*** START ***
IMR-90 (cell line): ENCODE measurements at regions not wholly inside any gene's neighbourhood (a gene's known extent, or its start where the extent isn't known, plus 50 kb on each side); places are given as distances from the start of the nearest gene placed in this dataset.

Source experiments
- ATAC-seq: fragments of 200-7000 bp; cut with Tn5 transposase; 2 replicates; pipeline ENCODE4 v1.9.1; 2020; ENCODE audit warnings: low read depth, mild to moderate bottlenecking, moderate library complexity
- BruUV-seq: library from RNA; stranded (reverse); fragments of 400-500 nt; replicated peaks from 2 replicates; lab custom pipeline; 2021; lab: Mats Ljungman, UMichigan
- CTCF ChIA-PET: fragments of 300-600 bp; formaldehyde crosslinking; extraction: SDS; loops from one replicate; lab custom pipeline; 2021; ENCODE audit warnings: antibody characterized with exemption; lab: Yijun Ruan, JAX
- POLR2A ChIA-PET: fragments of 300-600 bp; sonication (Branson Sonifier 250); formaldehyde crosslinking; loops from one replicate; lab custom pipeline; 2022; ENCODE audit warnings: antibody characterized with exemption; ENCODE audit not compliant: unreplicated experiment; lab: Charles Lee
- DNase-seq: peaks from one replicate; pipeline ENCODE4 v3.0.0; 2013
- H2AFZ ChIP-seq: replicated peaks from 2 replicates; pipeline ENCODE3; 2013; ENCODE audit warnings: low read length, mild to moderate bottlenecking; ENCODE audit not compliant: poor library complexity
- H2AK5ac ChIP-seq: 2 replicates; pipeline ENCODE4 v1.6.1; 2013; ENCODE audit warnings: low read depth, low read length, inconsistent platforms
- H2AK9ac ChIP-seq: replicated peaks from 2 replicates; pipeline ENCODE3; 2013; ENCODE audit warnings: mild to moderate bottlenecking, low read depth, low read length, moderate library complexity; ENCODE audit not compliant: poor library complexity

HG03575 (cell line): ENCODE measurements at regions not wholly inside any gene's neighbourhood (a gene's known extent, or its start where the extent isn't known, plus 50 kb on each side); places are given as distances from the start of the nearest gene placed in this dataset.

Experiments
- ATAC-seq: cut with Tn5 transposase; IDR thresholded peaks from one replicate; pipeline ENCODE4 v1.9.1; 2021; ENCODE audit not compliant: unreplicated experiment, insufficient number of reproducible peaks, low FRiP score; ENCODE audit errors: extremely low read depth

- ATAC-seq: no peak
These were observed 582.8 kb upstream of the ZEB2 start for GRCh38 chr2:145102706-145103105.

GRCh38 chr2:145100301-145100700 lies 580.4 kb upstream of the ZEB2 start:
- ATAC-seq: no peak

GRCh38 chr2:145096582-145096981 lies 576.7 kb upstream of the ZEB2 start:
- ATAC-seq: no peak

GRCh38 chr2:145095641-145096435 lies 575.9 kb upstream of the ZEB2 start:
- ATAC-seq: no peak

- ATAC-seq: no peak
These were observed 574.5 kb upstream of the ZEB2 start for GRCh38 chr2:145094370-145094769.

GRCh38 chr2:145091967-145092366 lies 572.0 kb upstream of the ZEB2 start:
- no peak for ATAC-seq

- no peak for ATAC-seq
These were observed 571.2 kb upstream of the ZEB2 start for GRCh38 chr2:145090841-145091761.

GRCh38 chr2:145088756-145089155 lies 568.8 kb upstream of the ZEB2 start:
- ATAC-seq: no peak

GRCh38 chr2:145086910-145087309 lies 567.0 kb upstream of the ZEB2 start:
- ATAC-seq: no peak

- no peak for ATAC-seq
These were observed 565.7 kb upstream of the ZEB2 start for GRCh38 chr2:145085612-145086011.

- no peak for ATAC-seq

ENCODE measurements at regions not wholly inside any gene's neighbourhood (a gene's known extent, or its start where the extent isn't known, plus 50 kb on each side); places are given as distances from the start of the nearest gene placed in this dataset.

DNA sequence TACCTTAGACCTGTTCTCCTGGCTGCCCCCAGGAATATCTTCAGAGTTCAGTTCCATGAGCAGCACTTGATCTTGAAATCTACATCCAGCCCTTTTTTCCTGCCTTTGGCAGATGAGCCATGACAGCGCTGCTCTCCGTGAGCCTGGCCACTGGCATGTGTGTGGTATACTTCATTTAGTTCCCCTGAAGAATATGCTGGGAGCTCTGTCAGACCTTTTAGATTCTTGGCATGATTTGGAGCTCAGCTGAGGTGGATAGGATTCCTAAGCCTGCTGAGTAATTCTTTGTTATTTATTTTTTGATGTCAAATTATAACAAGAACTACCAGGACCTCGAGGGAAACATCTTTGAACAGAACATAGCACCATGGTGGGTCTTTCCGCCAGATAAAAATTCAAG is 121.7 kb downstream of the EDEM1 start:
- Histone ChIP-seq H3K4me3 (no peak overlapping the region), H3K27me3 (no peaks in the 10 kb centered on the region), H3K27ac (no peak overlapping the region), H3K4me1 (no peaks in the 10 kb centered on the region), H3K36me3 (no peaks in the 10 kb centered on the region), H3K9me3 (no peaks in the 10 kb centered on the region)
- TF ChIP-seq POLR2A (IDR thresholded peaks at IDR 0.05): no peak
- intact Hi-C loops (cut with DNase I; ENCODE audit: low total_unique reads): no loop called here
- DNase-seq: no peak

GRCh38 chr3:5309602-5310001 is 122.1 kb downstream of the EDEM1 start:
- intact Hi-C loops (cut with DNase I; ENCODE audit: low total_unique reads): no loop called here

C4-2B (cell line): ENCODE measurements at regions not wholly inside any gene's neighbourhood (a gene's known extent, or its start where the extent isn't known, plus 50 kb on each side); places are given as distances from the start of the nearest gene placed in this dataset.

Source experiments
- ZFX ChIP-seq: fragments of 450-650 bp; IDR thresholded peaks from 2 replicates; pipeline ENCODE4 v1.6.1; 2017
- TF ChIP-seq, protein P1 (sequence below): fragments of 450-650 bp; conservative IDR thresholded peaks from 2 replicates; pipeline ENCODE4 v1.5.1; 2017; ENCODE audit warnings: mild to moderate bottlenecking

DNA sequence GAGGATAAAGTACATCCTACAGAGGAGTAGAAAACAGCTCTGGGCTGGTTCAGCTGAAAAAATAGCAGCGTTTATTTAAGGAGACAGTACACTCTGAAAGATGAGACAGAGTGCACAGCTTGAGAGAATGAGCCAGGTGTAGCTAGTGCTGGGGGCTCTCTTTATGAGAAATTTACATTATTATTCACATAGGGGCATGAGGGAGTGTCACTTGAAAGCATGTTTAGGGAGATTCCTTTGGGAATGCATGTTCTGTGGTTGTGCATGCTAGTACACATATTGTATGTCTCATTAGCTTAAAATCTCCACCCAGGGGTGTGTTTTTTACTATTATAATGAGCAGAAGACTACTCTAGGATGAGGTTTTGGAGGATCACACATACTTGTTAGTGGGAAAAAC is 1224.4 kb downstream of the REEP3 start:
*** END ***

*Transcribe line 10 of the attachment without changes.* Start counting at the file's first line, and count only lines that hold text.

- H2AK9ac ChIP-seq: replicated peaks from 2 replicates; pipeline ENCODE3; 2013; ENCODE audit warnings: mild to moderate bottlenecking, low read depth, low read length, moderate library complexity; ENCODE audit not compliant: poor library complexity